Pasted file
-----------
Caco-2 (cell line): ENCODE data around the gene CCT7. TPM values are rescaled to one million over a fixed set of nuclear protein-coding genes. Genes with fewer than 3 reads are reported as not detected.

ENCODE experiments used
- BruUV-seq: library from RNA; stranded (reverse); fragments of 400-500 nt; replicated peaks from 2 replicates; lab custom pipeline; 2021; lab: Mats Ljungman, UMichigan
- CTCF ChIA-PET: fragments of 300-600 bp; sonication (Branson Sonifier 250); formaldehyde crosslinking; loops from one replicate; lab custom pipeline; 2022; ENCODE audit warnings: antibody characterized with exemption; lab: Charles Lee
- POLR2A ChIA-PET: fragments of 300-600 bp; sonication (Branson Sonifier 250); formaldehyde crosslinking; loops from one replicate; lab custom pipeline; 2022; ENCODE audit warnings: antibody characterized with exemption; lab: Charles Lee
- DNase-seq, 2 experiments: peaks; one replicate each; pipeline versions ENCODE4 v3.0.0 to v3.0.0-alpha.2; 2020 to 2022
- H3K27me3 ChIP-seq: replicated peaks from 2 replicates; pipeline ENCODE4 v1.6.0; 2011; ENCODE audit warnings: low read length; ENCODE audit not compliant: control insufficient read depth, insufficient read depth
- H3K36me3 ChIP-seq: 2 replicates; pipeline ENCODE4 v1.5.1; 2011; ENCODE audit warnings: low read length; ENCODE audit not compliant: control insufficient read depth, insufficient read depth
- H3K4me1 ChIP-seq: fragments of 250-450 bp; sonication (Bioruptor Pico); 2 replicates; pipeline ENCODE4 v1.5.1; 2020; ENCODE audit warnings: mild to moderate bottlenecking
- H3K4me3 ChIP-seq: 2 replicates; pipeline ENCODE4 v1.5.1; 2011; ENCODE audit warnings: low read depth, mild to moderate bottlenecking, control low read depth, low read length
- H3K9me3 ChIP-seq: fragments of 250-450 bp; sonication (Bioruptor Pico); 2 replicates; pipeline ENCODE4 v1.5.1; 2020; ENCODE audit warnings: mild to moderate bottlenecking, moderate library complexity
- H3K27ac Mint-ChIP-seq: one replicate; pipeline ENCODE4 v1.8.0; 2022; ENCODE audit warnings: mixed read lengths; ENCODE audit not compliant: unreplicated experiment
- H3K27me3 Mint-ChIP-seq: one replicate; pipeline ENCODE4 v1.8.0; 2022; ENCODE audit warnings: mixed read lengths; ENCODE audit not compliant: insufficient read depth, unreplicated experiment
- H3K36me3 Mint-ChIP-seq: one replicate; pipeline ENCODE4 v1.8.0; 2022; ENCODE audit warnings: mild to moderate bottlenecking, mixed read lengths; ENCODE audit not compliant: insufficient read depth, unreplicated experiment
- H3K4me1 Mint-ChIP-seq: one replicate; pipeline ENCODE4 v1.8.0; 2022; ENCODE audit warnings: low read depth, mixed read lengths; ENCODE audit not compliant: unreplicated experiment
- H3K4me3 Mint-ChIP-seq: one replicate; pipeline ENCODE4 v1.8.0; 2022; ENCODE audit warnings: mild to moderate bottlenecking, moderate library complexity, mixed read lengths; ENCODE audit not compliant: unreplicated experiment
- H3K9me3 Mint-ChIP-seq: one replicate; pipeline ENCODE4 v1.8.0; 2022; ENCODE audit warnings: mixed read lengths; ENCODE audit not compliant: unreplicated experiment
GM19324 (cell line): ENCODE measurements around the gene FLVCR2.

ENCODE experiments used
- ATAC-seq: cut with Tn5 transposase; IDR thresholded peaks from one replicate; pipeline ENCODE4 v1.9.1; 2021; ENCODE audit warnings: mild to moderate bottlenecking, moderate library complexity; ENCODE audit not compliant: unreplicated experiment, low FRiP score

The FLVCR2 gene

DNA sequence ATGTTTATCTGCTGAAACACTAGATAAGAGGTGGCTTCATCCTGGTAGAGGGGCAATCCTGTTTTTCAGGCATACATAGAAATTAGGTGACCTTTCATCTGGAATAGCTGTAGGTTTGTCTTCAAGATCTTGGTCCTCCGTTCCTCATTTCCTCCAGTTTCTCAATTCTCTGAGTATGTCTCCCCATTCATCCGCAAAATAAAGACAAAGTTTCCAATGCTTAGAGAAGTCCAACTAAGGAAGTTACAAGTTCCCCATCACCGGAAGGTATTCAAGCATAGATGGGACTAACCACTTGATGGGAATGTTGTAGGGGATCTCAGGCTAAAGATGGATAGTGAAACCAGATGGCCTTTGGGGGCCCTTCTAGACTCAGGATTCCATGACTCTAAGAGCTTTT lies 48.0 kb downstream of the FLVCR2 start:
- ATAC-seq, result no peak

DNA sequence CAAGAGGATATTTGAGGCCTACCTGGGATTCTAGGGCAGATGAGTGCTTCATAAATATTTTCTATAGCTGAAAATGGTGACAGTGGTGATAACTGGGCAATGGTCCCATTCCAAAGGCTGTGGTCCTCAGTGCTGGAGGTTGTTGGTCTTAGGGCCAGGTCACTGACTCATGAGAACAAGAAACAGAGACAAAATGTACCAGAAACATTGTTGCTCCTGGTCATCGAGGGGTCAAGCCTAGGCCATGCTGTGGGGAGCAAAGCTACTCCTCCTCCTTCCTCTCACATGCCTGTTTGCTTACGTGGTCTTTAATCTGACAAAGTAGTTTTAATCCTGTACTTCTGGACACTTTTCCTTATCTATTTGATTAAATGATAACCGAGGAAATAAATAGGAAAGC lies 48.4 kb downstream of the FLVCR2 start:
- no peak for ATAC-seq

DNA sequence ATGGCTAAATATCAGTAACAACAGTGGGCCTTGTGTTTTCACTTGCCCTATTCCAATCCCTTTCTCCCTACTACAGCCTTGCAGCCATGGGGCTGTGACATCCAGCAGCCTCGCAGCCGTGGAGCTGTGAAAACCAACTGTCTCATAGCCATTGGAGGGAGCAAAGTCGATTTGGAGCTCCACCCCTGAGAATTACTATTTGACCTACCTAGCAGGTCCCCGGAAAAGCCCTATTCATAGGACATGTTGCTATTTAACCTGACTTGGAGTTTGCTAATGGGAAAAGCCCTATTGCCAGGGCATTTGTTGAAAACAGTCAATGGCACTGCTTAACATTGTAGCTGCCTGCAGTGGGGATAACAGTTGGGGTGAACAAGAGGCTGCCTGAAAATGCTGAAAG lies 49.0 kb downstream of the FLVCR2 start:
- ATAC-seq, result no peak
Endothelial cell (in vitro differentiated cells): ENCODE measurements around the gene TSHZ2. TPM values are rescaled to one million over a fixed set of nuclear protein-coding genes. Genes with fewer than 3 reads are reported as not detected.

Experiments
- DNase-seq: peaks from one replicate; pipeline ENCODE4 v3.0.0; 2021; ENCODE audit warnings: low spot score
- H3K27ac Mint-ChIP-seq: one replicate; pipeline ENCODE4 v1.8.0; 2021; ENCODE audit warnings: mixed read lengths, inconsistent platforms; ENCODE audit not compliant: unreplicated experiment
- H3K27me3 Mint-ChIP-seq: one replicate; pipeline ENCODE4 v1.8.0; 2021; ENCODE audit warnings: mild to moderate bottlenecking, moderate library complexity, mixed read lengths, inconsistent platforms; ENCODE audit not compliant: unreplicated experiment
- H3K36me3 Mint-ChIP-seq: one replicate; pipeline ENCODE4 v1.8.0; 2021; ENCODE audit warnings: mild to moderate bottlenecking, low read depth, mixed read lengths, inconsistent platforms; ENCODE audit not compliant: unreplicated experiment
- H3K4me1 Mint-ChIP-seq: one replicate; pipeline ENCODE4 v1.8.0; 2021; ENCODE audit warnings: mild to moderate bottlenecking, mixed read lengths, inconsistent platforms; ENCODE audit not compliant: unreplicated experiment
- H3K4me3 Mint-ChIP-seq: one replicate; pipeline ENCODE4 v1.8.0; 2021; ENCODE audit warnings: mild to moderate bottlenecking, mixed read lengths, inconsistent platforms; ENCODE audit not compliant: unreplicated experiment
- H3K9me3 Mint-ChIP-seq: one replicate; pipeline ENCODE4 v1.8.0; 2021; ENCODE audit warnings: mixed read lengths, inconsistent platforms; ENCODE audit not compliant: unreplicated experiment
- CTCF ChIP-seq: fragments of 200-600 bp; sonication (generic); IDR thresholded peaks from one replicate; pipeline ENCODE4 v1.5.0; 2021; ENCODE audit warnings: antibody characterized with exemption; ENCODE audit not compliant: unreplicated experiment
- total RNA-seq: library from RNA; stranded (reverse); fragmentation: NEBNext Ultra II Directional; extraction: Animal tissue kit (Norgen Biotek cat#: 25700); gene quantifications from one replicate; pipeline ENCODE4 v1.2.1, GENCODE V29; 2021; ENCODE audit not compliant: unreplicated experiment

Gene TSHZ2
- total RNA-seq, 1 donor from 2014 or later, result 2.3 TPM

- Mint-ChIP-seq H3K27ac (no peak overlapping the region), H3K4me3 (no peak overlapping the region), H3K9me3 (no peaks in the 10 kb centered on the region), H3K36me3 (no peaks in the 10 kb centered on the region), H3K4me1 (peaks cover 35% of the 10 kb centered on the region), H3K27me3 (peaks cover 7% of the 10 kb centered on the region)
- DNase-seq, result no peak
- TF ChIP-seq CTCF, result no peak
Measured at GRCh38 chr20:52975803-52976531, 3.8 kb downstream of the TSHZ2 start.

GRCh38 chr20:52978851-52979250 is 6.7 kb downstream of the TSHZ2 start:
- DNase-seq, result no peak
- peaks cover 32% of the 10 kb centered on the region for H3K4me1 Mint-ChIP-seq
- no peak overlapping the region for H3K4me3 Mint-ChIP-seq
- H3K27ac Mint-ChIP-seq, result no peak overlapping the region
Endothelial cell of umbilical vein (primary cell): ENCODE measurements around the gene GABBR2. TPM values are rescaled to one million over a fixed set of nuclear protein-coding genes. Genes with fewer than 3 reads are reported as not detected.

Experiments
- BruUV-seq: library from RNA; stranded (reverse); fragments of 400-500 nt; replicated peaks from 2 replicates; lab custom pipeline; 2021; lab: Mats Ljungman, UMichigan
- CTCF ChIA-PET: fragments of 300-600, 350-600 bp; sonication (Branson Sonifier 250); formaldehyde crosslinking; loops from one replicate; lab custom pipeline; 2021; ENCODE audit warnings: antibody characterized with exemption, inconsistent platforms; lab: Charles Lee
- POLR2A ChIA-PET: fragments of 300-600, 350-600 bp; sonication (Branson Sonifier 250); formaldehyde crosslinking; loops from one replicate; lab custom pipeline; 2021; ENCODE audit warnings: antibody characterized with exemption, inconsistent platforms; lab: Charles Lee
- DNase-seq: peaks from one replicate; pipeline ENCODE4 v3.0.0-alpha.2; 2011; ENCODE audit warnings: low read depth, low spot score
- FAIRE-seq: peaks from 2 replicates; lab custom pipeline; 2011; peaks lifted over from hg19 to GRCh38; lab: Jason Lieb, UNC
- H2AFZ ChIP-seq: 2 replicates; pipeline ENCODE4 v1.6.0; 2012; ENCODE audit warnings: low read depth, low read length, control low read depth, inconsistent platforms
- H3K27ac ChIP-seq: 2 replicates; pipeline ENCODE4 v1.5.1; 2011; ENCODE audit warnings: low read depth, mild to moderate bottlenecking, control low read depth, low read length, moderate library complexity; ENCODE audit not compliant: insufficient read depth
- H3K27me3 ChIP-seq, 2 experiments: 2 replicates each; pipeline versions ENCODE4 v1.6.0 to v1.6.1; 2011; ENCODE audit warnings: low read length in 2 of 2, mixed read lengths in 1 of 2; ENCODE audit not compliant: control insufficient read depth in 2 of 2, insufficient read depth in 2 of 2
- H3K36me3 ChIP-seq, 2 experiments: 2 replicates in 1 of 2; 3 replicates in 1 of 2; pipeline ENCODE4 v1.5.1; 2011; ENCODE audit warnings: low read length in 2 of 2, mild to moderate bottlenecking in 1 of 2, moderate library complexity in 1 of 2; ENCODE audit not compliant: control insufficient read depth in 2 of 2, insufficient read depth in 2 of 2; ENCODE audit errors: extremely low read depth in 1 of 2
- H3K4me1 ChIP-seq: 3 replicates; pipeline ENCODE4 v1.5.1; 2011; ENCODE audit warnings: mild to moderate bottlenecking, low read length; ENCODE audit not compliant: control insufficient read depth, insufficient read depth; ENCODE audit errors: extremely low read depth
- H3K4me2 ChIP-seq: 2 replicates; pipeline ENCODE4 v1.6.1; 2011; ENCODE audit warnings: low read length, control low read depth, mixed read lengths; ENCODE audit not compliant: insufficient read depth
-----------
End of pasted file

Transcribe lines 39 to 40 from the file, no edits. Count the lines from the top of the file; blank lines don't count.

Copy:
Gene TSHZ2
- total RNA-seq, 1 donor from 2014 or later, result 2.3 TPM